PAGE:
Co-workers, especially in title/escrow teams

We all know that teams in the title industry can make the difference between success or failure. That is why I am often surprised to hear how much discord there is in these teams, and the lack of management oversight to correct the problem. I have had escrow officers complain to me that their processors are not being thorough in the way the process files and that causes them to work overtime and do double duty to go over what the processor should have done. Now you have an escrow officer who cares about accuracy and customer service, not being able to spend the time she needs to build her book because she is taking care of the responsibilities of the processor. This is the kind of situation that will drive your escrow officer, particularly one that has a book of business and is concern that her customers receive top-notch service, to leave. They will often let me know that they approach management with the situation and they are ignored.

Don’t ignore problems. Especially those that involve interactions within your bread and butter teams. These problems can grow into huge employee morale issues and your employees will start looking for better opportunities elsewhere.

Equipment and Environment

I have heard from quite a few escrow teams how difficult it has been for them to work in an environment with outdated computers, slow copy machines, erratic phone and messaging systems and buggy software. It is a simple, and often not very expensive solution to a major complaint that causes inefficiencies in production. It is cheaper to maintain and update your equipment and software than the losses you would have should someone in your team leave due to poor working conditions.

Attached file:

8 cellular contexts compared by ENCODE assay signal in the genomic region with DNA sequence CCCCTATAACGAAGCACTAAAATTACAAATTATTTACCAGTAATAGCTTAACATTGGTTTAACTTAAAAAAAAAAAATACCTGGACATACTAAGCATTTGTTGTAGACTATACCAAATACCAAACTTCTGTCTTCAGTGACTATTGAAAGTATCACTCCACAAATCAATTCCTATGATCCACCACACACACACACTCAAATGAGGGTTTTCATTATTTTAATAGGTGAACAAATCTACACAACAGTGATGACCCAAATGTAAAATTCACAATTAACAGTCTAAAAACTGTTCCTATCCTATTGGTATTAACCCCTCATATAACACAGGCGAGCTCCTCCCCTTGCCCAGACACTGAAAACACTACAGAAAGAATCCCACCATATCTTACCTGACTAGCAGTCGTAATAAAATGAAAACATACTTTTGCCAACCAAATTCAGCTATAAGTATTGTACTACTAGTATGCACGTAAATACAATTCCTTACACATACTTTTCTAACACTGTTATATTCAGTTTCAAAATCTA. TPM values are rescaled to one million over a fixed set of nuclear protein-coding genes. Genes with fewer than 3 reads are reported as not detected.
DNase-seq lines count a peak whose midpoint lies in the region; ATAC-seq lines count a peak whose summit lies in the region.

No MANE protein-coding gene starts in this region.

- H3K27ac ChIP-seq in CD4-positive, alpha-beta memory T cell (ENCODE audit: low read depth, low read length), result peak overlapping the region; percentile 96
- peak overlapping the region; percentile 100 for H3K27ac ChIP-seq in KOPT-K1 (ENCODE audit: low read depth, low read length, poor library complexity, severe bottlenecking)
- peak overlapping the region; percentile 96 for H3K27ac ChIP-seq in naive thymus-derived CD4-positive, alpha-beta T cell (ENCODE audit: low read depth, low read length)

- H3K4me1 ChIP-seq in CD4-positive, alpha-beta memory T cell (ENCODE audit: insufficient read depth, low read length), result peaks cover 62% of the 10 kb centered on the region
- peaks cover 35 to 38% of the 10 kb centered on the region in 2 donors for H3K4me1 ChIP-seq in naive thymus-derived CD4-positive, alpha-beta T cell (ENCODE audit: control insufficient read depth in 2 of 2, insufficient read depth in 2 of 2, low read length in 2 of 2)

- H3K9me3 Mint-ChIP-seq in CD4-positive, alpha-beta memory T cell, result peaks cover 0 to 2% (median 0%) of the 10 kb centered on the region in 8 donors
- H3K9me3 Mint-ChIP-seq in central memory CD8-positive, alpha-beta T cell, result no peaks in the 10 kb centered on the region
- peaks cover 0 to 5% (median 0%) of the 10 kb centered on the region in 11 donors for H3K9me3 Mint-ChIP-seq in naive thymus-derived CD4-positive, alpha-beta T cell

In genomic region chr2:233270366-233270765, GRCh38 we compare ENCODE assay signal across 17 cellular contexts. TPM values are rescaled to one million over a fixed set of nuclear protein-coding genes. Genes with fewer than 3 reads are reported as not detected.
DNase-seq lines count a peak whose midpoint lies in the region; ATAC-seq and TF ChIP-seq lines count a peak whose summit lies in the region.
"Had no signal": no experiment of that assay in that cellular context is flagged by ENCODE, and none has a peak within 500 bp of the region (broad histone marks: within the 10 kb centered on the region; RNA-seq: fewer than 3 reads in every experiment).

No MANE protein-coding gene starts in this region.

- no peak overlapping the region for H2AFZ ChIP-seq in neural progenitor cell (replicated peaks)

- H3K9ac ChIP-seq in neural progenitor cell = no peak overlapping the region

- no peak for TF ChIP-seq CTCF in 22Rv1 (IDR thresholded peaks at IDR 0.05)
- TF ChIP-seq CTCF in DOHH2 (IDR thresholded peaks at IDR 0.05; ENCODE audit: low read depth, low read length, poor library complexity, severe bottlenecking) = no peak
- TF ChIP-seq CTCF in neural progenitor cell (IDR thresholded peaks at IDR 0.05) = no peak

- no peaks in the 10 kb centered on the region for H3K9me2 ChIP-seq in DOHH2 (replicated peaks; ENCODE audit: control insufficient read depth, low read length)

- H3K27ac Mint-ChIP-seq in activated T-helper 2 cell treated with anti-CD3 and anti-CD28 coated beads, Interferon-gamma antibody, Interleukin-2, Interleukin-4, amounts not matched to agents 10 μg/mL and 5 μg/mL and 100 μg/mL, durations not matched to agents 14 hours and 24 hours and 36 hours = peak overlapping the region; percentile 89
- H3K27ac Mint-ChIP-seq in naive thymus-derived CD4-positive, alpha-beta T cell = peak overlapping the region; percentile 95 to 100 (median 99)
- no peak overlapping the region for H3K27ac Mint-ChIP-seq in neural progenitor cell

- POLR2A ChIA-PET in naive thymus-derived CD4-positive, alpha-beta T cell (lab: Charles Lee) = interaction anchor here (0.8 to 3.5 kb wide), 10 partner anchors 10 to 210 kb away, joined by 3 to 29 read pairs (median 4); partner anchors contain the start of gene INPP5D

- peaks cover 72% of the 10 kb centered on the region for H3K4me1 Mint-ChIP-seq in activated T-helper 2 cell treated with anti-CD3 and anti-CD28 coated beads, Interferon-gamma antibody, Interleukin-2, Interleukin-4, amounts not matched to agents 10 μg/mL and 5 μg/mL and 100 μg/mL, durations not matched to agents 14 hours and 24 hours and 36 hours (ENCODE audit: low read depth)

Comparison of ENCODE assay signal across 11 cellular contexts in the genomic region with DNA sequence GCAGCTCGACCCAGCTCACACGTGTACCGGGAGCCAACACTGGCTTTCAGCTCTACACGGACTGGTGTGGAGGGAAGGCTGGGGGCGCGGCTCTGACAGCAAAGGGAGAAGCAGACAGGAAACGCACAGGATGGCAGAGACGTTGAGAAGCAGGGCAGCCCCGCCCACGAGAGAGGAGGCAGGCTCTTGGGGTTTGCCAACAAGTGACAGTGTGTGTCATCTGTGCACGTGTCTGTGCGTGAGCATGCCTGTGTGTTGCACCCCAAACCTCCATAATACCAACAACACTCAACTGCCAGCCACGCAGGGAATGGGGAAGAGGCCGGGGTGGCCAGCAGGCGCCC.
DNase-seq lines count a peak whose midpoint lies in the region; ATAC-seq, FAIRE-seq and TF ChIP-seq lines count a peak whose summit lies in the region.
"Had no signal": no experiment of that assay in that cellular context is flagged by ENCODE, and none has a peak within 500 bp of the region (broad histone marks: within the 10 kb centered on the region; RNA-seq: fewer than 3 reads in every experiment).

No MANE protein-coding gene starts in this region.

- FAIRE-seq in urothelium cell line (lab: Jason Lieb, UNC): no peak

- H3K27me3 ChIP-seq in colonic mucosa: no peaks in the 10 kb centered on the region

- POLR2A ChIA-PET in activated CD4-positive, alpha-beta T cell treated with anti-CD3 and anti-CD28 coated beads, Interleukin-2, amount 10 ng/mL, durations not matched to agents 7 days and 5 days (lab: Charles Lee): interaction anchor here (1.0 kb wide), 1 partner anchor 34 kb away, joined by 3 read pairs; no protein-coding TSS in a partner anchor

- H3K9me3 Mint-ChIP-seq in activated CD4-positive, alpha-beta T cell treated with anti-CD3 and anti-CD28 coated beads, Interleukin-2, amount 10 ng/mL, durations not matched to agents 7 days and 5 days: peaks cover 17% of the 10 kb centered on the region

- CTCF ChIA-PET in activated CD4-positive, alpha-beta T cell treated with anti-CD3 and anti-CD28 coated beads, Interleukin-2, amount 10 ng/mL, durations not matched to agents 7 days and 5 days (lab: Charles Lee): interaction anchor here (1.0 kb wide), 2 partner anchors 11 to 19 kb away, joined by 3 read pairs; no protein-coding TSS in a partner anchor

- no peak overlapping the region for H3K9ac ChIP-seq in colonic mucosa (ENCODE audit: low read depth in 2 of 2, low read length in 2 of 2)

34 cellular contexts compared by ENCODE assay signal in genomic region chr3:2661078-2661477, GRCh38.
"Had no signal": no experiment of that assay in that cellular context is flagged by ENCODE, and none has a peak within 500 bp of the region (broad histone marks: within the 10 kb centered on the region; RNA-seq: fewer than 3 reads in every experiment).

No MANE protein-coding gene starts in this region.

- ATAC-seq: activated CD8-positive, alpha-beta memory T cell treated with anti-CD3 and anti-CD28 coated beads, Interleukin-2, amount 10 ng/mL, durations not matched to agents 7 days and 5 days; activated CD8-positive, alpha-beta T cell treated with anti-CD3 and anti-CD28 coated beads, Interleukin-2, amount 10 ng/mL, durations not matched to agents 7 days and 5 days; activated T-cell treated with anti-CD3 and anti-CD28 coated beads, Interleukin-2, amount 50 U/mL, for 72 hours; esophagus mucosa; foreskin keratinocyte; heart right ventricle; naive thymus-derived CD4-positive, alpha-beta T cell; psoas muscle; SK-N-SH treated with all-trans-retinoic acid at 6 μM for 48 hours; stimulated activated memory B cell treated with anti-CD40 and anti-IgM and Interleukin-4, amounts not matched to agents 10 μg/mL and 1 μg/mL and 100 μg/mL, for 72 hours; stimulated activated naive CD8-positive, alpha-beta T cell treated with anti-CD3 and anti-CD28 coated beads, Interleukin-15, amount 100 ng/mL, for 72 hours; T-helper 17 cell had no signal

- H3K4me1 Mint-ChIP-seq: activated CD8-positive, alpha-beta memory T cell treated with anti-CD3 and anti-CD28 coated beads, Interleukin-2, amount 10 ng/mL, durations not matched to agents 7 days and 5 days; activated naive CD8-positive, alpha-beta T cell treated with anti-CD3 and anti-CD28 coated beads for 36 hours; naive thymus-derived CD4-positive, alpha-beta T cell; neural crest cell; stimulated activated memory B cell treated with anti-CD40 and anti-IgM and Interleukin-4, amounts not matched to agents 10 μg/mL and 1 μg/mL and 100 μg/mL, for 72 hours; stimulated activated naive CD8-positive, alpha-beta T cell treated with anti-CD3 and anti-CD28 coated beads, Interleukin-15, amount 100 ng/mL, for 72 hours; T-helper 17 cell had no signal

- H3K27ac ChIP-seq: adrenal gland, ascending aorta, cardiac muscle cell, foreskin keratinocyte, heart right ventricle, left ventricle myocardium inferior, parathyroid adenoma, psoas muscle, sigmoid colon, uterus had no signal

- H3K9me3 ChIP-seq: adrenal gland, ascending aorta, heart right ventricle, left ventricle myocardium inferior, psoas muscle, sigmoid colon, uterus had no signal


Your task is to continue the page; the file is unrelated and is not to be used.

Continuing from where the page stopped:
Employee Benefits

Along with base pay, employee benefits are the most important factor in staff retention according to both Towers Watson and SHRM. According to the latter, 63% of employees rated benefits as a "very important" contributor to job satisfaction, putting them ahead of compensation/pay (61%) and job security (59%).

In the same study, paid time off and health care/medical benefits tied for top spot, with flexible work arrangements (FWA) coming in third.

I find title sales producers looking for jobs simply because their employers do not offer benefits. If you are not offering benefits to your employees, they will quickly go elsewhere. The industry has plenty of title agencies who do offer benefits and it is becoming a competitive advantage to those who do.


Bottom Line

Stop throwing money at your sales team. Make sure you follow these suggestions and you will be less likely to lose your top producers. Should you find yourself looking for a top title sales producer, contact me. We can discuss the top producer candidate opportunities we have available in your area. 

Otto Suarez
Executive Recruitment Manager


Topics: Title Insurance, Title Agency, Title Business Advice